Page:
In many texts in quantum field theory or string theory, it is stated that the BRST charge $Q$ must annihilate physical states because the states are required to be BRST invariant. Since $Q$ generates BRST transformations, then $Q|\psi\rangle = 0$ for any candidate for a physical state. This is before discussion of the BRST cohomology.

However, from ordinary QM, states that are invariant under symmetries are not annihilated by the generators, but are eigenstates of the generators. For example, the state $\psi(x)= e^{ipx}$ is invariant under spatial translations, which are generated by momentum operator $p$. It can be seen from this that $\psi(x)$ is an eigenstate of momentum operator $p$.

So, why do we not demand that physical states in BRST quantisation are instead eigenstates of $Q$, instead of being annihilated by it? I am aware of the derivation involving the commutator of $Q$ with the variation in gauge-fixing which allows you to prove it, but I am looking for a more intuitive interpretation of the result. I would think that since $Q$ generates BRST transformations, a BRST-invariant state would not be affected when $Q$ acts on it.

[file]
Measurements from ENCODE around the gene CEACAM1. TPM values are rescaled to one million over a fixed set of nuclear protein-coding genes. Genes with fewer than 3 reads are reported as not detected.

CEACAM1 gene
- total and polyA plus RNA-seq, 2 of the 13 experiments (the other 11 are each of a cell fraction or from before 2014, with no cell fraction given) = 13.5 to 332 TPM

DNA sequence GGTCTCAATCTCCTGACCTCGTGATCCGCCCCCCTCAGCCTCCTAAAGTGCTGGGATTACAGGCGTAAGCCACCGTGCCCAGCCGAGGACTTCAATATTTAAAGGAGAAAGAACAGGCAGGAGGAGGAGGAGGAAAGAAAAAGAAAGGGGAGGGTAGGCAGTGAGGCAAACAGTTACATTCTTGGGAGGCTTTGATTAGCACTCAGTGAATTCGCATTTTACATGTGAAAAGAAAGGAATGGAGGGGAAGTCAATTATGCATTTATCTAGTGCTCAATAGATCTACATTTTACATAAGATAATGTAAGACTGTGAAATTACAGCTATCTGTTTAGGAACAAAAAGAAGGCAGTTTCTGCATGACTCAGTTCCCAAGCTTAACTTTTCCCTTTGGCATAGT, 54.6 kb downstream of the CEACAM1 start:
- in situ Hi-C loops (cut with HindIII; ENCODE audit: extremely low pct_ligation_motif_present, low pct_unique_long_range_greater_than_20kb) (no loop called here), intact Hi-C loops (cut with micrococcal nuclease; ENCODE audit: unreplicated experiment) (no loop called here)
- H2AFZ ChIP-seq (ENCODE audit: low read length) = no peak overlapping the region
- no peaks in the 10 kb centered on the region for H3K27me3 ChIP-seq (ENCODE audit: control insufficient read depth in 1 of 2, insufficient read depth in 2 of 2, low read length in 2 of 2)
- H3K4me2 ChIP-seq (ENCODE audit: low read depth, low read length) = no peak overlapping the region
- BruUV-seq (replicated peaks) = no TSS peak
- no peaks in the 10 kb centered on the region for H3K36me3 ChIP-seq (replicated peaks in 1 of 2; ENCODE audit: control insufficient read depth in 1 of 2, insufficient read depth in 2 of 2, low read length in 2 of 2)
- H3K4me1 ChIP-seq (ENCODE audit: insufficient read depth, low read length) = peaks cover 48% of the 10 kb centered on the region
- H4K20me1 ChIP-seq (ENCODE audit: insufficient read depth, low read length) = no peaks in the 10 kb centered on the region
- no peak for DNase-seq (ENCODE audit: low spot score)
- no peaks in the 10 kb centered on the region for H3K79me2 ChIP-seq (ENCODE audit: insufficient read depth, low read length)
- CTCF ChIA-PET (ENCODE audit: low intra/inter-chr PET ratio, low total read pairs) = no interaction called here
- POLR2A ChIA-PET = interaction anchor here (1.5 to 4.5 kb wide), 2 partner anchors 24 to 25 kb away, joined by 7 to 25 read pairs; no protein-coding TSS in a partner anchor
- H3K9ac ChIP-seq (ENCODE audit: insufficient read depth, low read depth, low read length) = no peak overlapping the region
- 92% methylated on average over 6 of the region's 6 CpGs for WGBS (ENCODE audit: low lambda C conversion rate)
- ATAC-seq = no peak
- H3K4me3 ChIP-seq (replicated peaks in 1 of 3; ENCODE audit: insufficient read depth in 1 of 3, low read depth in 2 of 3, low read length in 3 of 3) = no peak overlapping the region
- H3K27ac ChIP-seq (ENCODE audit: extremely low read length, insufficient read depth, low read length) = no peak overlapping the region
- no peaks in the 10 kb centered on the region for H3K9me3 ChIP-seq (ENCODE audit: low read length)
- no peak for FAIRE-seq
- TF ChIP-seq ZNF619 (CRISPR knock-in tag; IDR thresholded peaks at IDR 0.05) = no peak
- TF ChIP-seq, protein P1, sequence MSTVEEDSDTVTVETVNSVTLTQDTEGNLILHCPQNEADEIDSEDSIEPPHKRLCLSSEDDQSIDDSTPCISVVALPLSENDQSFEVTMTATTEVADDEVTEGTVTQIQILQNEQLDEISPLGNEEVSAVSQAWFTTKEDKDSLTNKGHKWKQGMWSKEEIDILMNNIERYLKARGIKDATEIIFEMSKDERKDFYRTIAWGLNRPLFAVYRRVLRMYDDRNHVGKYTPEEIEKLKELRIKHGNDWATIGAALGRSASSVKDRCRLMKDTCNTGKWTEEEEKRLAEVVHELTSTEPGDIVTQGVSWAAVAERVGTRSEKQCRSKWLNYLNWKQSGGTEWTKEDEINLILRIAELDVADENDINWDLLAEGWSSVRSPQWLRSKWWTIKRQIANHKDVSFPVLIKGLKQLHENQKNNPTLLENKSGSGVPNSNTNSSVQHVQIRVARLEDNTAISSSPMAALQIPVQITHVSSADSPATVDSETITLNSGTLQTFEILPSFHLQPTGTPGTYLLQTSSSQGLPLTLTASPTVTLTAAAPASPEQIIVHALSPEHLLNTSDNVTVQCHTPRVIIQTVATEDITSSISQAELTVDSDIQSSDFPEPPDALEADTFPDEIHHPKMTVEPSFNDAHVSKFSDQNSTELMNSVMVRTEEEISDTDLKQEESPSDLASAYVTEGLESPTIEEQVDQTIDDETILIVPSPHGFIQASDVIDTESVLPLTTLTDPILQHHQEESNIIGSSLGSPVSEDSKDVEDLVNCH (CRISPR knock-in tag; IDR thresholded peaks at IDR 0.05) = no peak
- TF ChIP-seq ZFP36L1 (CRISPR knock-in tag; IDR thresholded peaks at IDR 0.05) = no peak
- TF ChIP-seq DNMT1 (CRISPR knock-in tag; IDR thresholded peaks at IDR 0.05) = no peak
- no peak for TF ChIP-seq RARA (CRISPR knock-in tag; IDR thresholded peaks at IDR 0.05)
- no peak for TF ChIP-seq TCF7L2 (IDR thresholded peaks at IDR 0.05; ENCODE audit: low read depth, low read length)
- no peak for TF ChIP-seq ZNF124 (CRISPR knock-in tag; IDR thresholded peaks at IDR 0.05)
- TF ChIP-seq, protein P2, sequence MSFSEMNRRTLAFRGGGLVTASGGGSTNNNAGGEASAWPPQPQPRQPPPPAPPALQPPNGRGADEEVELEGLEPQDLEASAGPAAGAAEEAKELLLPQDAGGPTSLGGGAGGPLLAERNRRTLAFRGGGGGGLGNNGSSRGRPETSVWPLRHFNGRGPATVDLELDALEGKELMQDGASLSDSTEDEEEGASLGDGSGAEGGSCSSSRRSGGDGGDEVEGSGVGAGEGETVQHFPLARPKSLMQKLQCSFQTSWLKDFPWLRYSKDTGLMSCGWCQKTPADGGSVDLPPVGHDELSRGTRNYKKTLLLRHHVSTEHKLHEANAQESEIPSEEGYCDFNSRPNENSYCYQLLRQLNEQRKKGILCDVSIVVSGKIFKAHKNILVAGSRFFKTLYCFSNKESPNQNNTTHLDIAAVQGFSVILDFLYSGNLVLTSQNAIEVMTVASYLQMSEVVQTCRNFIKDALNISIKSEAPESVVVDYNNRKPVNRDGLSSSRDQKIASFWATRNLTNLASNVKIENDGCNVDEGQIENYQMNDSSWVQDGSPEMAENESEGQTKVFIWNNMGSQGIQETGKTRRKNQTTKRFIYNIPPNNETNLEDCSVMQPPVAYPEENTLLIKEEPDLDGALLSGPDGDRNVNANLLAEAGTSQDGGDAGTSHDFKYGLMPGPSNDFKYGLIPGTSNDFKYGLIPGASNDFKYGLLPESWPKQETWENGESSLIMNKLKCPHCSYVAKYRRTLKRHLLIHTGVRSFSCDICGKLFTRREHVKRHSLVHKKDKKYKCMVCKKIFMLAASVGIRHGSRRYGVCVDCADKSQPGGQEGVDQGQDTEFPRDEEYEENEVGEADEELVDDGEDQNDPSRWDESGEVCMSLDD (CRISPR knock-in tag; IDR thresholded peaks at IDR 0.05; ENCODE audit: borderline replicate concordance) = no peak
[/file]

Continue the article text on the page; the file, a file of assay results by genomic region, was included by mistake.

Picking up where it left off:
• $\begingroup$ May be related to an old question of mine: physics.stackexchange.com/q/719972 (I say may be because I have just skimmed the OPs post, I didn't read it well enough) $\endgroup$
    – schris38
    Commented Nov 20, 2023 at 8:29

1 Answer 1


For starters, the BRST charge operator is Grassmann-odd, so an eigenvalue would be Grassmann-odd as well, which is unphysical.

  • $\begingroup$ Is there any intuition on why we demand that $Q|\psi\rangle$ must be zero compared to the QM case? Is the reason only because $Q$ is Grassman-odd? Or perhaps, if there were a Grassmann-odd generator in QM, would there be a corresponding symmetry-invariant state that gets annihilated by this generator? $\endgroup$ Commented Nov 20, 2023 at 8:38
  • $\begingroup$ The Gauss law (say, in lattice QCD, or any Hamiltonian formulation of gauge theories) is written as $G|\psi\rangle=0$, and here $G$ is bosonic, so this isn't really the reason, right? $\endgroup$ Commented Nov 20, 2023 at 19:43

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